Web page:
Debate moderator Candy Crowley defended her decision to interject in a heated moment about Libya during last night's presidential debate, saying she was not trying to "fact check," but just trying to move the debate along.
"It didn't come to me as I'm going to fact check that. It came to me as let's get past this... To me I was really trying to move the conversation along... This is a semantic thing," Crowley told the hosts of "The View."
Her comments angered some debate watchers, particularly Mitt Romney supporters.
The CNN correspondent spoke up during a heated exchange between President Obama and Romney over whether the president cited terrorism as the cause of the deadly attack on the U.S. consulate in Benghazi, Libya that killed four Americans.
With Romney insisting that Obama did not blame it on a terror attack for another two weeks, Crowley piped up to say he had cited a terror attack the day after the Americans were killed.
"He did call it an act of terror," Crowley said of the president's remarks, but then told Romney, "you are correct" that it took the White House two weeks to fully admit that the attack was the result of planned terrorist operation and not part of protest against an anti-Islam video.
Crowley said on "The View" she was not coming down on the side of the president and those accusing her of bias should "listen to the thing I said right after, which is you're point Mr. Romney, you're absolutely correct. It took them weeks to get past the tape, the riot."
Obama seized on Crowley's comments during the debate, asking "Can you say that a little louder, Candy?" and fueling conservative accusations of bias.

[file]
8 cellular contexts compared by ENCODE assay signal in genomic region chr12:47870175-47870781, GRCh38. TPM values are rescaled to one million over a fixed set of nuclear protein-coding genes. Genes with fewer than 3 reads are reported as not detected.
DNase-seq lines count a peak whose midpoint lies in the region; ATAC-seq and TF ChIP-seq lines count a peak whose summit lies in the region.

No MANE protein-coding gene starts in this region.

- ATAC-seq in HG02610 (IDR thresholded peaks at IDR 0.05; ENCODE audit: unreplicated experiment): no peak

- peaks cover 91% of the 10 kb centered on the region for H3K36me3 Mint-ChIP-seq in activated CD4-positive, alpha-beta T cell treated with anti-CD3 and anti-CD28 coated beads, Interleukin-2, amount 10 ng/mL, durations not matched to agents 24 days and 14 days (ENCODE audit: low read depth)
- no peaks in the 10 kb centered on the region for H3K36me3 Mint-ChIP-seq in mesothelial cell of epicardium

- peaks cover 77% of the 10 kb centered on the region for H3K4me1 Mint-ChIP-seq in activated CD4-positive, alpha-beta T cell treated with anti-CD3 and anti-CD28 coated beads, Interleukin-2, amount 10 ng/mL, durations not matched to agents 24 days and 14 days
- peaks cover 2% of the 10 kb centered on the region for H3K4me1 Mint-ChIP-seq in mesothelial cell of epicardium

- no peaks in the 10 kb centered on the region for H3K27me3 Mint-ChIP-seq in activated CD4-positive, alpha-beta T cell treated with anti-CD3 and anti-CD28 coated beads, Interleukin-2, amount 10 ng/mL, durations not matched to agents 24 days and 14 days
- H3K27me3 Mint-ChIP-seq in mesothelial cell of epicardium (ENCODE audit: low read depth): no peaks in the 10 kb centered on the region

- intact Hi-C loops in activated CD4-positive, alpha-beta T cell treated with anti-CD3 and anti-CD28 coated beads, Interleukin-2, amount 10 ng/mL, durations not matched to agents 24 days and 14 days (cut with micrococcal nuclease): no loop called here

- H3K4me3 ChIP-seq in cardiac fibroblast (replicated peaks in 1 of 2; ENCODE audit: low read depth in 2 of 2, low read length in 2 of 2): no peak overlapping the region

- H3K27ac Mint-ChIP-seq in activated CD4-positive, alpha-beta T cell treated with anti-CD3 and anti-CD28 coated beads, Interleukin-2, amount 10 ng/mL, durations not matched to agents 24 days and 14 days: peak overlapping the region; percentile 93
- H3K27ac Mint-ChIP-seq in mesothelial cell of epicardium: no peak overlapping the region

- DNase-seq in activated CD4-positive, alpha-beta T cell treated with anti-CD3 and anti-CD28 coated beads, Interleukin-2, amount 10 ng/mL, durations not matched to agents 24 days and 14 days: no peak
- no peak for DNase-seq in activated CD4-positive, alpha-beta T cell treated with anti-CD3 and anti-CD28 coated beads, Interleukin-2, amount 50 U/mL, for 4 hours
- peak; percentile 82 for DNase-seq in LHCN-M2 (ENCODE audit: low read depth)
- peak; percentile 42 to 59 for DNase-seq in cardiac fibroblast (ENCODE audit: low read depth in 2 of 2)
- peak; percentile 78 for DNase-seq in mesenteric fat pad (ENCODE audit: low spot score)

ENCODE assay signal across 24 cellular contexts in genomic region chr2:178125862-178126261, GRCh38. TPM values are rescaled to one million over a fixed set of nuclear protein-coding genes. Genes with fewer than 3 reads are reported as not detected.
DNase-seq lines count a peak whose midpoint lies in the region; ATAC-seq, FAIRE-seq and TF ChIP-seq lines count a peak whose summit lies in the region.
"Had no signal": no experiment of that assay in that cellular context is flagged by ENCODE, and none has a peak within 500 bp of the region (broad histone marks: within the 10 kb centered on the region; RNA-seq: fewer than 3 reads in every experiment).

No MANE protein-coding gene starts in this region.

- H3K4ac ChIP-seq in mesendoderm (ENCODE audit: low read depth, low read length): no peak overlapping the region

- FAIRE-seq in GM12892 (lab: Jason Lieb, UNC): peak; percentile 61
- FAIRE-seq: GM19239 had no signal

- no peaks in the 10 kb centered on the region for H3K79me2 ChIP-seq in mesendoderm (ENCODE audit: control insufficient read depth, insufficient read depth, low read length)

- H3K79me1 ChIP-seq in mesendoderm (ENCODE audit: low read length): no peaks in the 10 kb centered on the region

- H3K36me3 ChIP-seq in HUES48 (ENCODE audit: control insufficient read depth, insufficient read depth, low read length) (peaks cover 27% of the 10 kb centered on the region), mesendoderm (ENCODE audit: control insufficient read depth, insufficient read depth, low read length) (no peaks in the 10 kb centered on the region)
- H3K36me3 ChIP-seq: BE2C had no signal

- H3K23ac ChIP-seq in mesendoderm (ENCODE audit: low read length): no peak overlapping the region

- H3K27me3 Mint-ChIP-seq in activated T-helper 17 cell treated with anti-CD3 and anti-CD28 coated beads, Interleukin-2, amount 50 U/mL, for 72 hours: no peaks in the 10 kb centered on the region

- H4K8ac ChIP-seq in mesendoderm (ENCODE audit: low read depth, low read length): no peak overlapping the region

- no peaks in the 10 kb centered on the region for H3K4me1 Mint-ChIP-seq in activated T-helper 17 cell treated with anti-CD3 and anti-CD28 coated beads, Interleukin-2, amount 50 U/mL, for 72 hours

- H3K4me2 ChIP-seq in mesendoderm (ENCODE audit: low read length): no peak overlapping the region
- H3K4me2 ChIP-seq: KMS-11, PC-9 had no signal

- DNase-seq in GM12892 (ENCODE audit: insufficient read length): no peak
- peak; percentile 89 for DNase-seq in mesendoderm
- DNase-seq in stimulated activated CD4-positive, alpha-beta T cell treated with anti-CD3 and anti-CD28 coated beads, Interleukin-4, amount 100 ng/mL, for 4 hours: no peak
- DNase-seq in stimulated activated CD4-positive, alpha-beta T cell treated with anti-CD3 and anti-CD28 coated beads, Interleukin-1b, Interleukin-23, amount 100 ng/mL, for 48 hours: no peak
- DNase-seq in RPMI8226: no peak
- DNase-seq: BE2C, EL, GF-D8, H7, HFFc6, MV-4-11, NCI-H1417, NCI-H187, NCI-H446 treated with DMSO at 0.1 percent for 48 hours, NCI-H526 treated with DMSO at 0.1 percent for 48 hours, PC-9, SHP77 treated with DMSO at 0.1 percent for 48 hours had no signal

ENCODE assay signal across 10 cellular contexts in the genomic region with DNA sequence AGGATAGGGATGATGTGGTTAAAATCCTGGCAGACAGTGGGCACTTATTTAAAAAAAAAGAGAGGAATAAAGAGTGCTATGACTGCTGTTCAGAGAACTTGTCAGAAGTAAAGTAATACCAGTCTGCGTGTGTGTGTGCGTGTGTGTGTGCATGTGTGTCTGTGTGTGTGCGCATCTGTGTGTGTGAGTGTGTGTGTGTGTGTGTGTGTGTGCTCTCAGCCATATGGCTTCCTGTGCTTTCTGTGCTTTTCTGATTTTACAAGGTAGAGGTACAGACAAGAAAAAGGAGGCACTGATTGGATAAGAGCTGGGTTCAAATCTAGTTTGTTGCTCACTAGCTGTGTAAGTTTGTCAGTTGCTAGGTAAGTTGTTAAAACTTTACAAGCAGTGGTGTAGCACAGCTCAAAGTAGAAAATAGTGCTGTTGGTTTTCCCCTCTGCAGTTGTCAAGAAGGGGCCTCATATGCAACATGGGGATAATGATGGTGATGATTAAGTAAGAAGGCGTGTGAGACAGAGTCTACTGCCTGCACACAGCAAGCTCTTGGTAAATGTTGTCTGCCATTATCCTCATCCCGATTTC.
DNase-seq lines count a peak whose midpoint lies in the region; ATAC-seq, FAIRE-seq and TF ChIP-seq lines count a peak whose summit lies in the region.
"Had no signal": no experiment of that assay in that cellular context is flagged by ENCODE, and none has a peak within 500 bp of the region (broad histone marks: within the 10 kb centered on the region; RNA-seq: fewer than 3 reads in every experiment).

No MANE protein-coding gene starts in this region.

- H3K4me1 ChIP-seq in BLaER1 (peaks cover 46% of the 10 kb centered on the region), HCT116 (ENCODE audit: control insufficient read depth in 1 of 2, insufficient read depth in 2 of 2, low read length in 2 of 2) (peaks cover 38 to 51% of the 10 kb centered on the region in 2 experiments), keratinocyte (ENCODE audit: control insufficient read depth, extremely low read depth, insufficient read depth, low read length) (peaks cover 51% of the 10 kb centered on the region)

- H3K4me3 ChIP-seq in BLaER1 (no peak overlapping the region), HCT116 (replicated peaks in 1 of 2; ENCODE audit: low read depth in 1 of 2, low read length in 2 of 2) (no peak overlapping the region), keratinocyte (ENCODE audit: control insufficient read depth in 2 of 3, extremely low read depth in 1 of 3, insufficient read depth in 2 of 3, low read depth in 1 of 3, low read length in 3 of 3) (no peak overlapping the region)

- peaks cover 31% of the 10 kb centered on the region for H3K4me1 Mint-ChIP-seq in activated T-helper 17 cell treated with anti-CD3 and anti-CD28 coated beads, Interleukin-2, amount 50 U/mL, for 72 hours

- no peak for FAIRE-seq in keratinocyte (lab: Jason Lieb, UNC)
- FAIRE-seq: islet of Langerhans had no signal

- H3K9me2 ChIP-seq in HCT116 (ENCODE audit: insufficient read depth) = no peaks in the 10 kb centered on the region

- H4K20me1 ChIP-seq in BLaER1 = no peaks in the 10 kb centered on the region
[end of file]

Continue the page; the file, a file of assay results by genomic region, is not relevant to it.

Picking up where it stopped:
Obama went into the White House Rose Garden the day after the Americans died and told reporters, "No acts of terror will ever shake the resolve of this great nation, alter that character, or eclipse the light of the values that we stand for. Today we mourn four more Americans who represent the very best of the United States of America. We will not waver in our commitment to see that justice is done for this terrible act. And make no mistake, justice will be done."
Crowley told "TheView" that "People are going to look at this through the prism they look at this through. I get that."
She said having the two candidates argue back and forth gave her flashbacks of her children fighting, but she did not believe the two men personally dislike one another.
"I got the vibe they have so much at stake here," she said of the second debate held last night at Hofstra University in Hempstead, N.Y.
Days before the debate, Crowley on several occasions said she planned to follow up on questions posed to candidates by an audience of undecided voters.